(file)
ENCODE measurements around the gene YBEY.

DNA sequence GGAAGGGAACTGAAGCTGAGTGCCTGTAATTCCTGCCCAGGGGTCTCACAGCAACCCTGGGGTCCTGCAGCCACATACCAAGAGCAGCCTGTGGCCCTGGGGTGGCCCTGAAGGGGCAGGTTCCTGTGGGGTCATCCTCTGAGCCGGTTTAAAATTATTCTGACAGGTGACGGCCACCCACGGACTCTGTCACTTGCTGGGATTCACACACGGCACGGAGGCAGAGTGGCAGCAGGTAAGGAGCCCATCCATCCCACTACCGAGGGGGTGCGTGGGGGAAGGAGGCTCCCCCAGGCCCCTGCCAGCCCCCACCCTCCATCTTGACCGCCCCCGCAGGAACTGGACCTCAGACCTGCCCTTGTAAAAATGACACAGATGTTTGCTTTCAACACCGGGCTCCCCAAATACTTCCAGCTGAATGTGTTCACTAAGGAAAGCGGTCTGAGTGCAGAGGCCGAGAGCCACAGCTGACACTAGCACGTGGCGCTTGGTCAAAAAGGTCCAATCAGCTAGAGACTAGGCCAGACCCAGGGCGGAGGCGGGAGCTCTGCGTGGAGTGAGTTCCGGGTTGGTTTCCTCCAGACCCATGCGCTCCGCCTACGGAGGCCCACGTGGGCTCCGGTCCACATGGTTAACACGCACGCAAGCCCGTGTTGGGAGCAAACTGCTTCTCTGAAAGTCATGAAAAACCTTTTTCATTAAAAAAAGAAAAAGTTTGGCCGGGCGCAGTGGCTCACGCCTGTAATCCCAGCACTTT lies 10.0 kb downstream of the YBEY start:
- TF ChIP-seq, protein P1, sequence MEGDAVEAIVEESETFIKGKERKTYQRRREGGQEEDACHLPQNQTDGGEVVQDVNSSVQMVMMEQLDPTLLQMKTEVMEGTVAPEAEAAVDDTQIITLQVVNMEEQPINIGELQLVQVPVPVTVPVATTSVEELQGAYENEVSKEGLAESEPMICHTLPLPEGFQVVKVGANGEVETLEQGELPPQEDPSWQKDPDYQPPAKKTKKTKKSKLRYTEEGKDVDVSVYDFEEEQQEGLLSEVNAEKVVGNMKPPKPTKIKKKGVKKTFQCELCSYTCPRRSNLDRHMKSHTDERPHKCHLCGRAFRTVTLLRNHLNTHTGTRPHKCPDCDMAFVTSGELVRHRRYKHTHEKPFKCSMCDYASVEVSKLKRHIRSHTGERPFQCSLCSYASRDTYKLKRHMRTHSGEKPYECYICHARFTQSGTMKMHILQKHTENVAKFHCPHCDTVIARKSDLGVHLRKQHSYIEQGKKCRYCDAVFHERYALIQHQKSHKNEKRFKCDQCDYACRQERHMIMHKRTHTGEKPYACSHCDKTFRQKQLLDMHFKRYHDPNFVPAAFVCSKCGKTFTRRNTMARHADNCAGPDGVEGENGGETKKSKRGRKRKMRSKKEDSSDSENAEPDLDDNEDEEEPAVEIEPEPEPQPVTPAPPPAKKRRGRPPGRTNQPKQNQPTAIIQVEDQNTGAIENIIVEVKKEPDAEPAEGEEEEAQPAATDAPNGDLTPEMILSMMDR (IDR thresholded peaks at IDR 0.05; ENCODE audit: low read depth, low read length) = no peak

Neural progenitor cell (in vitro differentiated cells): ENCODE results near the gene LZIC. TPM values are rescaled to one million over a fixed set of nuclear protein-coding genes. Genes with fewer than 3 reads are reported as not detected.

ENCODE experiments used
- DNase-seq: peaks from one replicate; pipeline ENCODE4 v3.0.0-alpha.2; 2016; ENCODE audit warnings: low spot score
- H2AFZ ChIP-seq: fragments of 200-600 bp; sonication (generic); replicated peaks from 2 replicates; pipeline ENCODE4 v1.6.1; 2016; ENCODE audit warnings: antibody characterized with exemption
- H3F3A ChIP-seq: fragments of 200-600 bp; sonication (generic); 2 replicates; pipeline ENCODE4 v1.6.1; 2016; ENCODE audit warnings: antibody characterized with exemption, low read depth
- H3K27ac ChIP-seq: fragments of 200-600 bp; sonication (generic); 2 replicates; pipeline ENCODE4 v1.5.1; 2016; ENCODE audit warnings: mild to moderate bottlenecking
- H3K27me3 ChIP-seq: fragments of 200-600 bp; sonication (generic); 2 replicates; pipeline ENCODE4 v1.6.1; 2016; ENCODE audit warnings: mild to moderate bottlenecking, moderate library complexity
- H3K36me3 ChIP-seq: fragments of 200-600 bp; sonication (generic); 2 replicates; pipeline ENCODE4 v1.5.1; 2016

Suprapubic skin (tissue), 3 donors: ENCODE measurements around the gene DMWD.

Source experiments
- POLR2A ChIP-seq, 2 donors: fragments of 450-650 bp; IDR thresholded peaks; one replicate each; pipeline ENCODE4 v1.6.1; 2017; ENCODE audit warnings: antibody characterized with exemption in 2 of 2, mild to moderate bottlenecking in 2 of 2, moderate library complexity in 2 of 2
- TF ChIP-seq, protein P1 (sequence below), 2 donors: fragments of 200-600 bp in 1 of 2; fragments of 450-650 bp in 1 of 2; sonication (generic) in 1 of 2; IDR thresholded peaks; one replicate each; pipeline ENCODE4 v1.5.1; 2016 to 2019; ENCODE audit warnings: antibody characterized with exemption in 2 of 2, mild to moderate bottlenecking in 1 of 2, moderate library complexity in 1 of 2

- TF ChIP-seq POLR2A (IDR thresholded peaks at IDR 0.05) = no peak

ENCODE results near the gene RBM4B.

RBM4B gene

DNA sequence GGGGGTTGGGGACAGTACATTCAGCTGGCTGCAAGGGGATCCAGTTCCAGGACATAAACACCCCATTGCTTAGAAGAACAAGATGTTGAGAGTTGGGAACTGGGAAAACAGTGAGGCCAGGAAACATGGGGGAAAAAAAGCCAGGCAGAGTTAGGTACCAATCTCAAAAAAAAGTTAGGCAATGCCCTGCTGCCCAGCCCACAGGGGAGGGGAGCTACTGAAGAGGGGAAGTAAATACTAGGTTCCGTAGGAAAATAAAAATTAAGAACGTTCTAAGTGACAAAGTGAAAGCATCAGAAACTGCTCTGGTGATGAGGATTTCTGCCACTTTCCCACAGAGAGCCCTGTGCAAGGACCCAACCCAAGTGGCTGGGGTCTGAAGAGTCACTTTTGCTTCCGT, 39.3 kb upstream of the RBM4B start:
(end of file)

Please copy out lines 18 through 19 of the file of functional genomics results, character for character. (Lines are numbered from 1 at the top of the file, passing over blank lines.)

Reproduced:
RBM4B gene

DNA sequence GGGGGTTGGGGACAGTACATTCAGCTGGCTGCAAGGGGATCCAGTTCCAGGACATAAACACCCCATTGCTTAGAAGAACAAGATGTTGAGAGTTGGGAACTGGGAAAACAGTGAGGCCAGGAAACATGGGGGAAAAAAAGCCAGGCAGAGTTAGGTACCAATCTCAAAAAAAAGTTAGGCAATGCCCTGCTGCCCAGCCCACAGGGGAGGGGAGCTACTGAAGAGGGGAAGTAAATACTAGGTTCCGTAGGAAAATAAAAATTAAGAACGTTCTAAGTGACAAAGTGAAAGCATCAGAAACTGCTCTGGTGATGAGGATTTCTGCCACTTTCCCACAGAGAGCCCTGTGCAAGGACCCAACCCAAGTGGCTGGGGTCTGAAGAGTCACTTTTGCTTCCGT, 39.3 kb upstream of the RBM4B start: